PACKAGING FOOD through TECHNOLOGY

In Equipment & Manufacturer, get to know your EQUIPMENT, Vol. 22

It is a fact that food does not stay fresh forever. Milk turns sour, bread goes mouldy, and meat develops a brown colour and an ‘off’ smell. There are a number of ways to slow down these processes of food spoiling and to keep food attractive and edible for as long as possible. The common methods include simple refrigeration or treatments such as pickling, curing with salt or by adding artificial preservatives. However, to keep food fresh for as long as possible without any additives is a challenge, and three food packaging technologies are available today to achieve this goal including, vacuum packaging, aseptic packaging, and Modified Atmosphere Packaging (MAP).

1. Vacuum Packaging
If you are running a commercial kitchen or catering service, vacuum packaging of foods is one way to increase the shelf life of food while saving on time and costs. Using this method, a food product is placed in an air-tight pack, the air is sucked out and the package sealed. By removing air from around the product, the levels of oxygen in the packaging are reduced, impeding the ability of oxygen-breathing microorganisms to grow and spoil the product. The lack of oxygen also reduces the amount of spoilage due to oxidation – the process that causes apples and bananas to turn brown, for example. The main purpose of vacuuming is to preserve the quality of the product as good and as long as possible, and to ensure that the taste, flavour, colour, aroma, nutrition value are not lost.

Vacuum Chamber Machines
For the quick and easy packaging of smaller products, MULTIVAC’s table-top machines are the ideal solution. This vacuum machine provides the highest output and also offers outstanding pack quality in a professional non-stop mode. Their free-standing chamber machines can be used in a mobile fashion thanks to their movable floor stands that allow for fast relocations and are also suitable for packaging larger products. To make the packaging procedure especially efficient, MULTIVAC double chamber machines comes equipped with two chambers so that while products are being packed in the first chamber, the second chamber can be unloaded and loaded again. MULTIVAC chamber belt machines are an automatic solution for the packaging of large batches in pouches.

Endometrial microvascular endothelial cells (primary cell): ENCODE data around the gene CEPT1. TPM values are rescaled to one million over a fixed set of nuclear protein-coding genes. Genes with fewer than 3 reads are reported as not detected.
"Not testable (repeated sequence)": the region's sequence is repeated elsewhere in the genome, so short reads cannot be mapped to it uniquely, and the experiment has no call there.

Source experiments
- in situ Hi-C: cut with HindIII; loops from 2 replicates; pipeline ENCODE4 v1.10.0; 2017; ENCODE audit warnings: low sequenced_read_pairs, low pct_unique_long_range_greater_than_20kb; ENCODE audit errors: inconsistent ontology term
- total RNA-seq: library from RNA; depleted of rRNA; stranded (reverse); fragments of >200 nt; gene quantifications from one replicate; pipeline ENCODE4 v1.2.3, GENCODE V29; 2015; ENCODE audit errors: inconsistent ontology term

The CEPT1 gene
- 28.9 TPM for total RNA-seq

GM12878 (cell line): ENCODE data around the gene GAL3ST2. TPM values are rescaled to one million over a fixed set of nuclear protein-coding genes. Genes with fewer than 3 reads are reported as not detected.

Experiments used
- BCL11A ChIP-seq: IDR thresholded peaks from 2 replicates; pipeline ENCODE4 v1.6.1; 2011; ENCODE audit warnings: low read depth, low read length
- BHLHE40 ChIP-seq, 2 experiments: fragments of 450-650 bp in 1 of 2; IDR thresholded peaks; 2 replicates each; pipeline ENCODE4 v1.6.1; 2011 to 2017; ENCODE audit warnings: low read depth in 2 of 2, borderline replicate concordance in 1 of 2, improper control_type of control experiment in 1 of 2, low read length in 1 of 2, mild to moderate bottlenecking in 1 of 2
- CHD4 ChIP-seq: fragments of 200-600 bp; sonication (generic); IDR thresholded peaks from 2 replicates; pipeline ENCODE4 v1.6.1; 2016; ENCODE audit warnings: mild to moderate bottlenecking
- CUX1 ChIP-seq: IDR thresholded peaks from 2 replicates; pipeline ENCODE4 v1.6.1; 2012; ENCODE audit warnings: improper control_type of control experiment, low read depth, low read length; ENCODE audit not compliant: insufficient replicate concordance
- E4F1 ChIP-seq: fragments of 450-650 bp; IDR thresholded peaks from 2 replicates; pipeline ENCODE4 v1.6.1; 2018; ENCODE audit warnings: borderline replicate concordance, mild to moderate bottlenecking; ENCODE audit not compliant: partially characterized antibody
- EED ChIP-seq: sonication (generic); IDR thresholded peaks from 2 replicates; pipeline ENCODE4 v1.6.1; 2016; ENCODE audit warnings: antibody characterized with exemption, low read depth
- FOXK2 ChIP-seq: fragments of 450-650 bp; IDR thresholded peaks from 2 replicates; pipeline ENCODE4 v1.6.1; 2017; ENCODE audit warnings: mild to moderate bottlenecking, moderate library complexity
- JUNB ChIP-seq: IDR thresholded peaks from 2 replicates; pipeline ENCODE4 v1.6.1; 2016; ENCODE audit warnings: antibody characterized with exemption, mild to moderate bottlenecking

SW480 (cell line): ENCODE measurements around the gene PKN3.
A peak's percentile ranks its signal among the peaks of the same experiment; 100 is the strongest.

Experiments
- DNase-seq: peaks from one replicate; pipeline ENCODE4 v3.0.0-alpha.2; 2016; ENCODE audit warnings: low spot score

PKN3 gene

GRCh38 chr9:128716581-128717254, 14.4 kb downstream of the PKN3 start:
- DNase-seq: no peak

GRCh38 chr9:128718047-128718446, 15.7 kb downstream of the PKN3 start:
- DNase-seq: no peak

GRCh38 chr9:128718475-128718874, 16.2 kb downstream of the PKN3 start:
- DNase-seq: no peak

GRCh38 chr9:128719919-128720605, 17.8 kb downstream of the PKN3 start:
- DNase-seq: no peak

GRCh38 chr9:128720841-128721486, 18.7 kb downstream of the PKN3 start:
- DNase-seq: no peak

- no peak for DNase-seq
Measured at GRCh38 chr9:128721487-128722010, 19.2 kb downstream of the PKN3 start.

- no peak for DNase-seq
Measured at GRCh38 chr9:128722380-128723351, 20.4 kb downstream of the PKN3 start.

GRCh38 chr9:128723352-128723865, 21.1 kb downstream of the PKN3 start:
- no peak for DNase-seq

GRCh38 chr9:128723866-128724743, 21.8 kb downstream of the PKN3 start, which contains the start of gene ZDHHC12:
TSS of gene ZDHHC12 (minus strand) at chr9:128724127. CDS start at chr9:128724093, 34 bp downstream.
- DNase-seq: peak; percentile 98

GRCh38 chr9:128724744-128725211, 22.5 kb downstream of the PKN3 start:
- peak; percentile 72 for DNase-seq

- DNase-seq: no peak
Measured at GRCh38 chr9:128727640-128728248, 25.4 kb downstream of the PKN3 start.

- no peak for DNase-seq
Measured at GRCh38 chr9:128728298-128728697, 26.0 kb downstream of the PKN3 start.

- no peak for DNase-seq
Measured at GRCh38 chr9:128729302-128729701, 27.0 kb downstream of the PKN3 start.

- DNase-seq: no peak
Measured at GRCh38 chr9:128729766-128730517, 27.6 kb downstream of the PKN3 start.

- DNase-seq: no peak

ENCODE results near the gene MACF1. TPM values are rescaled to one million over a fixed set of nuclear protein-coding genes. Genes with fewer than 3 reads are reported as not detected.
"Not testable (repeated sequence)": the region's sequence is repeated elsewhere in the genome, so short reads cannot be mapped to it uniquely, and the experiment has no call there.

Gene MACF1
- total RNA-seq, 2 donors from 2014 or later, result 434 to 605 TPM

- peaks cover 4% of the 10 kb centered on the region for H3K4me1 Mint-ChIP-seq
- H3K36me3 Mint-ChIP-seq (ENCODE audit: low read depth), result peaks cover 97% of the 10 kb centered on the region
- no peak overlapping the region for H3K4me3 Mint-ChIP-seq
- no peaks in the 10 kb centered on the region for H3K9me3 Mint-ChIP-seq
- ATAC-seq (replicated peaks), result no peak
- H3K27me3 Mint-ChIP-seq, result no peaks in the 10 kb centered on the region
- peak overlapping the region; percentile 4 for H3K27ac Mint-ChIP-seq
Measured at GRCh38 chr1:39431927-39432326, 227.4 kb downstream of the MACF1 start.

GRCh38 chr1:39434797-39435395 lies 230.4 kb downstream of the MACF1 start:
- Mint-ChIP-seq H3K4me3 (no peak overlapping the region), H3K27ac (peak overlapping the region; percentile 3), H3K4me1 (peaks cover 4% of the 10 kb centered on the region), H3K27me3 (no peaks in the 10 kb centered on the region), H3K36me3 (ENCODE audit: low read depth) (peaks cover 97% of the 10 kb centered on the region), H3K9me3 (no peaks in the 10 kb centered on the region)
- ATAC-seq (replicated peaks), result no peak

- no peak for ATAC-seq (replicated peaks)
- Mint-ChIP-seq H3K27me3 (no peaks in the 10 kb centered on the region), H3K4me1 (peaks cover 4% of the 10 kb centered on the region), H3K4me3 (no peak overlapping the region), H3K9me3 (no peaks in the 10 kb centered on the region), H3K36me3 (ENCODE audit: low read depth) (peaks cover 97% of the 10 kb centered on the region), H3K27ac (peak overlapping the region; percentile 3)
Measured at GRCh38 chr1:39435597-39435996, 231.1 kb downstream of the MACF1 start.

These machines dovetail seamlessly into any new or existing production environment, either as a standalone machine or as part of an automated packaging line. Reliability, durability and comprehensive service make MULTIVAC vacuum chamber machines a resilient link in a service and production chain.

Food operators that want to streamline and speed up the packing and marinating of food in both professional kitchens and in the food industry can also choose from Besser vacuum’s range of professional vacuum chambers developed in collaboration with the industry’s renowned chefs and experts. Butcher shops, bakeries, supermarkets and small farms will be able to choose from the wide range of Besser vacuum’s external suction vacuum food sealers made from stainless steel including AUSTER, EOS, MISTRAL and GHIBLI.